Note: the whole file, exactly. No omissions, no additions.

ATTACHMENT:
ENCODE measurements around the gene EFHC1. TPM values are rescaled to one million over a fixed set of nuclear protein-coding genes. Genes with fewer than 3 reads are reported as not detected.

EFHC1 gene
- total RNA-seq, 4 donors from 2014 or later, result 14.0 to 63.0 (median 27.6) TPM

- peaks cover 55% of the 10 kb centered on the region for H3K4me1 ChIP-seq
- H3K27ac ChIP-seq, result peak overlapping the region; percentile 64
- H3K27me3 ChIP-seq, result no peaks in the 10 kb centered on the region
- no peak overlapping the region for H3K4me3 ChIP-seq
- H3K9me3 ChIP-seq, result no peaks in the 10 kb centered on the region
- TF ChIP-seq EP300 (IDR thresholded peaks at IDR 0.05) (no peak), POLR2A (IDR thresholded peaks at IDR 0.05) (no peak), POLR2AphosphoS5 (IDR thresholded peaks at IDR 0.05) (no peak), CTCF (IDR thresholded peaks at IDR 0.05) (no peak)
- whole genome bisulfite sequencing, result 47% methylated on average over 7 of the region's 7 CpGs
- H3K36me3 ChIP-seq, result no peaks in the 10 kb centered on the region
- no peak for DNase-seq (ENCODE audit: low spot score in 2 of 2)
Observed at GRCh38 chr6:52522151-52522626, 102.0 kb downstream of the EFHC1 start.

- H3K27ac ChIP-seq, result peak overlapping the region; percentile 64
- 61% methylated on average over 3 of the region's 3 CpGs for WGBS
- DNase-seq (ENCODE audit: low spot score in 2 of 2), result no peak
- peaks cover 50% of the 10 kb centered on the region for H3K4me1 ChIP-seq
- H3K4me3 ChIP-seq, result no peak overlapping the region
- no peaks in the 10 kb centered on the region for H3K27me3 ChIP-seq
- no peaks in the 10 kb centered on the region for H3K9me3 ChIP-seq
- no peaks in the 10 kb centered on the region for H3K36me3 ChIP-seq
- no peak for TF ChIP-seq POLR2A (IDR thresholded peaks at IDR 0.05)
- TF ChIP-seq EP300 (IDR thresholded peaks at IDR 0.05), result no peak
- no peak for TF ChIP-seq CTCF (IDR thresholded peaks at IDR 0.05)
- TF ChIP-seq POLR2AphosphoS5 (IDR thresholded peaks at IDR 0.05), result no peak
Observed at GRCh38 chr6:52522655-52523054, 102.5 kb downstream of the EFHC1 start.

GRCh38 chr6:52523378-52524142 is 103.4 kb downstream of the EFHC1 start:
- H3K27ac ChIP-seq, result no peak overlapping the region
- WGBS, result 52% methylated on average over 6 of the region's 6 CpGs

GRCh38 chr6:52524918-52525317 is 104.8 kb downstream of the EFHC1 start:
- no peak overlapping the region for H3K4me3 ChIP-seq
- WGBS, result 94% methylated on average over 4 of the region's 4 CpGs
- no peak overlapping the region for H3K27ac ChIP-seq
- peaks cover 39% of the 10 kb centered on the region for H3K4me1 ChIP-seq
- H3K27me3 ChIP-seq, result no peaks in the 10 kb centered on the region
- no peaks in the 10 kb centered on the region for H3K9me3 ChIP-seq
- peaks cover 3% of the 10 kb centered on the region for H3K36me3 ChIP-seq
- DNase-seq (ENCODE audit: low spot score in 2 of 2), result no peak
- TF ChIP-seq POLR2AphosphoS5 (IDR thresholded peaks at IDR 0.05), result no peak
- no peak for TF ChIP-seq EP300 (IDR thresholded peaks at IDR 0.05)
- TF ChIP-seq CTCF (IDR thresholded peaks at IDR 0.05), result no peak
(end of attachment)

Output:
ENCODE measurements around the gene EFHC1. TPM values are rescaled to one million over a fixed set of nuclear protein-coding genes. Genes with fewer than 3 reads are reported as not detected.

EFHC1 gene
- total RNA-seq, 4 donors from 2014 or later, result 14.0 to 63.0 (median 27.6) TPM

- peaks cover 55% of the 10 kb centered on the region for H3K4me1 ChIP-seq
- H3K27ac ChIP-seq, result peak overlapping the region; percentile 64
- H3K27me3 ChIP-seq, result no peaks in the 10 kb centered on the region
- no peak overlapping the region for H3K4me3 ChIP-seq
- H3K9me3 ChIP-seq, result no peaks in the 10 kb centered on the region
- TF ChIP-seq EP300 (IDR thresholded peaks at IDR 0.05) (no peak), POLR2A (IDR thresholded peaks at IDR 0.05) (no peak), POLR2AphosphoS5 (IDR thresholded peaks at IDR 0.05) (no peak), CTCF (IDR thresholded peaks at IDR 0.05) (no peak)
- whole genome bisulfite sequencing, result 47% methylated on average over 7 of the region's 7 CpGs
- H3K36me3 ChIP-seq, result no peaks in the 10 kb centered on the region
- no peak for DNase-seq (ENCODE audit: low spot score in 2 of 2)
Observed at GRCh38 chr6:52522151-52522626, 102.0 kb downstream of the EFHC1 start.

- H3K27ac ChIP-seq, result peak overlapping the region; percentile 64
- 61% methylated on average over 3 of the region's 3 CpGs for WGBS
- DNase-seq (ENCODE audit: low spot score in 2 of 2), result no peak
- peaks cover 50% of the 10 kb centered on the region for H3K4me1 ChIP-seq
- H3K4me3 ChIP-seq, result no peak overlapping the region
- no peaks in the 10 kb centered on the region for H3K27me3 ChIP-seq
- no peaks in the 10 kb centered on the region for H3K9me3 ChIP-seq
- no peaks in the 10 kb centered on the region for H3K36me3 ChIP-seq
- no peak for TF ChIP-seq POLR2A (IDR thresholded peaks at IDR 0.05)
- TF ChIP-seq EP300 (IDR thresholded peaks at IDR 0.05), result no peak
- no peak for TF ChIP-seq CTCF (IDR thresholded peaks at IDR 0.05)
- TF ChIP-seq POLR2AphosphoS5 (IDR thresholded peaks at IDR 0.05), result no peak
Observed at GRCh38 chr6:52522655-52523054, 102.5 kb downstream of the EFHC1 start.

GRCh38 chr6:52523378-52524142 is 103.4 kb downstream of the EFHC1 start:
- H3K27ac ChIP-seq, result no peak overlapping the region
- WGBS, result 52% methylated on average over 6 of the region's 6 CpGs

GRCh38 chr6:52524918-52525317 is 104.8 kb downstream of the EFHC1 start:
- no peak overlapping the region for H3K4me3 ChIP-seq
- WGBS, result 94% methylated on average over 4 of the region's 4 CpGs
- no peak overlapping the region for H3K27ac ChIP-seq
- peaks cover 39% of the 10 kb centered on the region for H3K4me1 ChIP-seq
- H3K27me3 ChIP-seq, result no peaks in the 10 kb centered on the region
- no peaks in the 10 kb centered on the region for H3K9me3 ChIP-seq
- peaks cover 3% of the 10 kb centered on the region for H3K36me3 ChIP-seq
- DNase-seq (ENCODE audit: low spot score in 2 of 2), result no peak
- TF ChIP-seq POLR2AphosphoS5 (IDR thresholded peaks at IDR 0.05), result no peak
- no peak for TF ChIP-seq EP300 (IDR thresholded peaks at IDR 0.05)
- TF ChIP-seq CTCF (IDR thresholded peaks at IDR 0.05), result no peak